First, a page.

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UNITED STATES v. BATES

September 21, 1992

UNITED STATES OF AMERICA, Plaintiff,
v.
THOMAS BATES, BERNARD GREEN, JEROME CROWDER, EDWARD WILLIAMS, LOUIS HOOVER and ROLAND LEWIS, Defendants.



The opinion of the court was delivered by: RICHARD MILLS

 RICHARD MILLS, District Judge*

 Where defendants are convicted of violating 18 U.S.C. § 1962(d) ("RICO Conspiracy") on the basis of unspecified predicate acts, can those defendants be held accountable, for purposes of sentencing, for all the predicate acts charged in the indictment?

 In this case, no.

 I. FACTUAL BACKGROUND

 This case involved the jury trial and sentencing of six members of the El Rukns--an infamous Chicago street gang. All of the defendants held positions of leadership within the organization and were responsible for the supervision of the gang's daily activities, consisting largely of illegal drug distribution.

 The trial of these six defendants -- commonly referred to as "El Rukn III in this district--consumed 28 full trial days over a span of four months. The case was tried before an anonymous jury -- even the Court knew the jurors only by their respective numbers. All six defendants were in custody and each defendant was represented by a separate attorney appointed under the Criminal Justice Act. The evidence consisted of testimony from 31 witnesses, and days of listening to tapes of telephonic overhears and wiretaps, amassing a total of 6,544 pages of transcript -- excluding sentencing. After deliberating four days, the sequestered jury returned its verdicts. And the Court subsequently imposed the following sentences: BATES Life GREEN Life CROWDER Mandatory Life WILLIAMS Life HOOVER 35 years LEWIS 40 years

 Count I of the second superseding indictment charged all of the defendants with violating 18 U.S.C. § 1962(d) ("RICO Conspiracy"). In support of both the RICO Conspiracy charge (§ 1962(d)) alleged in Count I and the substantive RICO charge (18 U.S.C. § 1962(c)) alleged in Count II, the indictment listed 64 separate predicate acts alleging various acts of murder, conspiracy to commit murder and drug offenses. *fn2" All of the defendants--with the exception of Defendant Hoover--were subsequently found guilty of RICO Conspiracy.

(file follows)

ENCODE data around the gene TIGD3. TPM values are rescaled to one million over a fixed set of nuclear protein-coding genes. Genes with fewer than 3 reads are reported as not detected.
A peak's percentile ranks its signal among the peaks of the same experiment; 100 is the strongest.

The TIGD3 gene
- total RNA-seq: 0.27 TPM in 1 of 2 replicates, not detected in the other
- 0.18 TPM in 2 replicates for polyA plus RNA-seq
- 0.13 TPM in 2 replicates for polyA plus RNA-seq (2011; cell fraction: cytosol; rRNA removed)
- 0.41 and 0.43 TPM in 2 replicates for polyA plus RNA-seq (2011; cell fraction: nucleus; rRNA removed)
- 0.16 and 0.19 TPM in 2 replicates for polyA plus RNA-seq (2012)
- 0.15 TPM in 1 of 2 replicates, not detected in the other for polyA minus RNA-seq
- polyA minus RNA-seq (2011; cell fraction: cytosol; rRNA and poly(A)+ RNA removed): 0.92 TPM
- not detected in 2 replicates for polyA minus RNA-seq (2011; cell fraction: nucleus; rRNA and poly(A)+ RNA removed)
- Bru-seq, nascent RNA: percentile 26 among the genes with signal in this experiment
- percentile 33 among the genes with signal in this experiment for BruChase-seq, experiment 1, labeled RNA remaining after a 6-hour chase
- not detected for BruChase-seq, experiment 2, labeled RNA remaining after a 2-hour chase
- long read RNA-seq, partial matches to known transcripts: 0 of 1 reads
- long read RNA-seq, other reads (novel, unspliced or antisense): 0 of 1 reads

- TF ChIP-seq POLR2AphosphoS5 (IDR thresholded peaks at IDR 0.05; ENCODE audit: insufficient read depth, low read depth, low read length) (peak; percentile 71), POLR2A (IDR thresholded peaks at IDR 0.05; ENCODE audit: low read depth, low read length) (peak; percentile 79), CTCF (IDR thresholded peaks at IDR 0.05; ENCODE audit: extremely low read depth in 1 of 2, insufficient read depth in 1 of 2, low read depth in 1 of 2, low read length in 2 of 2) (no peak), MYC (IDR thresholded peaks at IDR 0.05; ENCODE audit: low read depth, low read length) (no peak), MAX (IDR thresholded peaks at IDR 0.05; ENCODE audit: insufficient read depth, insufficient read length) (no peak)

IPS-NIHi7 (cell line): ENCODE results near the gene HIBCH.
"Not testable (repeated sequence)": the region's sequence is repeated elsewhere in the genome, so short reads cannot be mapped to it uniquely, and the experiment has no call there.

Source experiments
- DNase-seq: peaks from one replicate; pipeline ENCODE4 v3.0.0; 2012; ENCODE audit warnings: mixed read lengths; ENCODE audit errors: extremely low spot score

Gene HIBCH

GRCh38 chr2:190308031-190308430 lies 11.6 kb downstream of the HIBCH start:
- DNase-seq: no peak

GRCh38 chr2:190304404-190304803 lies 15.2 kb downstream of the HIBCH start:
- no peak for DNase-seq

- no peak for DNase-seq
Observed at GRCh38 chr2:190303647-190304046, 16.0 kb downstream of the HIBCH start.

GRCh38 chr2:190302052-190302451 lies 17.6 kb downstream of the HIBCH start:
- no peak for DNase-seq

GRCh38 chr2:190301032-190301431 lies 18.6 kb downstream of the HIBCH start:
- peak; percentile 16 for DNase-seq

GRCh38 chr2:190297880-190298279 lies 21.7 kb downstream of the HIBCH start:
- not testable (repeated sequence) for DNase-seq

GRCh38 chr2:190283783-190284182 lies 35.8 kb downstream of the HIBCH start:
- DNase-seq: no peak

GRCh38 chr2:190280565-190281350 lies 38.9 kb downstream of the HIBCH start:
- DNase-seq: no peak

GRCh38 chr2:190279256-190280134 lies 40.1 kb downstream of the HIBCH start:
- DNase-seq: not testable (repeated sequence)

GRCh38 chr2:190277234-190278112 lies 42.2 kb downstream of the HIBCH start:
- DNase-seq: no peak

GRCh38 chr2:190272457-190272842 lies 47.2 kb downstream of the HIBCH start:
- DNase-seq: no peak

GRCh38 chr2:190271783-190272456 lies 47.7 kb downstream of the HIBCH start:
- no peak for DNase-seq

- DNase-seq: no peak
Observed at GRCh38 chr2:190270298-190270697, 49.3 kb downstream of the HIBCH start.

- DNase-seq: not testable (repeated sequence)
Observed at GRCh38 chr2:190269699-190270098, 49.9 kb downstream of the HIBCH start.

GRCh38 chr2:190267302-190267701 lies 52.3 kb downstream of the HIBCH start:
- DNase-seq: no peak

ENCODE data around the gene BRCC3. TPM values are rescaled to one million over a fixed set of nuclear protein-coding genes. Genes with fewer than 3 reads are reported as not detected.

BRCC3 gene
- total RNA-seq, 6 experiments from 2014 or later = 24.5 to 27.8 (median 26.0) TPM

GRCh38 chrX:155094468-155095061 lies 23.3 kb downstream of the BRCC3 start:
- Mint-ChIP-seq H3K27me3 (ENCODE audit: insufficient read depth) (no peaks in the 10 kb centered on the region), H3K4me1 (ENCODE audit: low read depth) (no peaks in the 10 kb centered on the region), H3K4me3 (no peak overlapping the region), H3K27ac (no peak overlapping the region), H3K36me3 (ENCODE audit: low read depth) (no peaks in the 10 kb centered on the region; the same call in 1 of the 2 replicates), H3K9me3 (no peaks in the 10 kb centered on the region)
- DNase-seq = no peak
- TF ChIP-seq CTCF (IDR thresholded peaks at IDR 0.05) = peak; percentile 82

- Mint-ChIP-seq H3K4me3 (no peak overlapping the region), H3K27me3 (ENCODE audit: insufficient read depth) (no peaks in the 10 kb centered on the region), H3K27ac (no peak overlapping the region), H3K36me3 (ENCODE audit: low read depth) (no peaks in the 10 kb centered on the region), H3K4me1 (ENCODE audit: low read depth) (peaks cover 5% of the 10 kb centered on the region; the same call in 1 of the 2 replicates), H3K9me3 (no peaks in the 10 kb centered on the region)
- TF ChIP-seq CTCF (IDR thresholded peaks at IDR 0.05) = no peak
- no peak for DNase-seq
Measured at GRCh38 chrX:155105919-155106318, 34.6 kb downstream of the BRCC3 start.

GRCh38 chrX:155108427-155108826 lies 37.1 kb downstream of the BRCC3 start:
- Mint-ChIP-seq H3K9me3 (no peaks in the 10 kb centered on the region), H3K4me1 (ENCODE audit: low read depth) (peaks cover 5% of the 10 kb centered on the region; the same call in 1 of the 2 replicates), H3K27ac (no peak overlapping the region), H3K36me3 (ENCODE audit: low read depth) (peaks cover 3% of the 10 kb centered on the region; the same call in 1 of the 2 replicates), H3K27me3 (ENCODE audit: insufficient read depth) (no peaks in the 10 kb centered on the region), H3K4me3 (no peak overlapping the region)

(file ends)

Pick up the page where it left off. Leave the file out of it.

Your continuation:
At sentencing, the Government sought to hold the defendants accountable for the acts of murder and conspiracy to commit murder listed as predicate acts in the indictment pursuant to United States Sentencing Guideline 2E1.1(a)(2). The defendants uniformly objected to the inclusion of those violent offenses for purposes of sentencing and this Court sustained that objection.

 II. ANALYSIS

 18 U.S.C. § 1962(d) provides "It shall be unlawful for any person to conspire to violate any of the provisions of subsection (a), (b), or (c) of this section." Specifically, Defendants were charged with conspiring to violate 18 U.S.C. § 1962 (c) which states:

 It shall be unlawful for any person employed by or associated with any enterprise engaged in, or the activities of which affect, interstate or foreign commerce, to conduct or participate, directly or indirectly, in the conduct of such enterprise's affairs through a pattern of racketeering activity or collection of unlawful debt.

 To prove guilt with respect to RICO Conspiracy, the Government must show: (1) the existence of an enterprise; (2) that the defendant was associated with that enterprise; (3) that the defendant knowingly conspired to conduct or participate in the affairs of the enterprise directly or indirectly, through a pattern of racketeering activity; and (4) that the enterprise engaged in interstate commerce or that the enterprise's activities affected interstate commerce. United States v. Neapolitan, 791 F.2d 489 (7th Cir. 1986), cert. denied, 479 U.S. 939, 107 S. Ct. 421, 93 L. Ed. 2d 371 (1986). To establish a "pattern of racketeering activity" for purposes of RICO Conspiracy, the Government must prove beyond a reasonable doubt that the defendant agreed that ...


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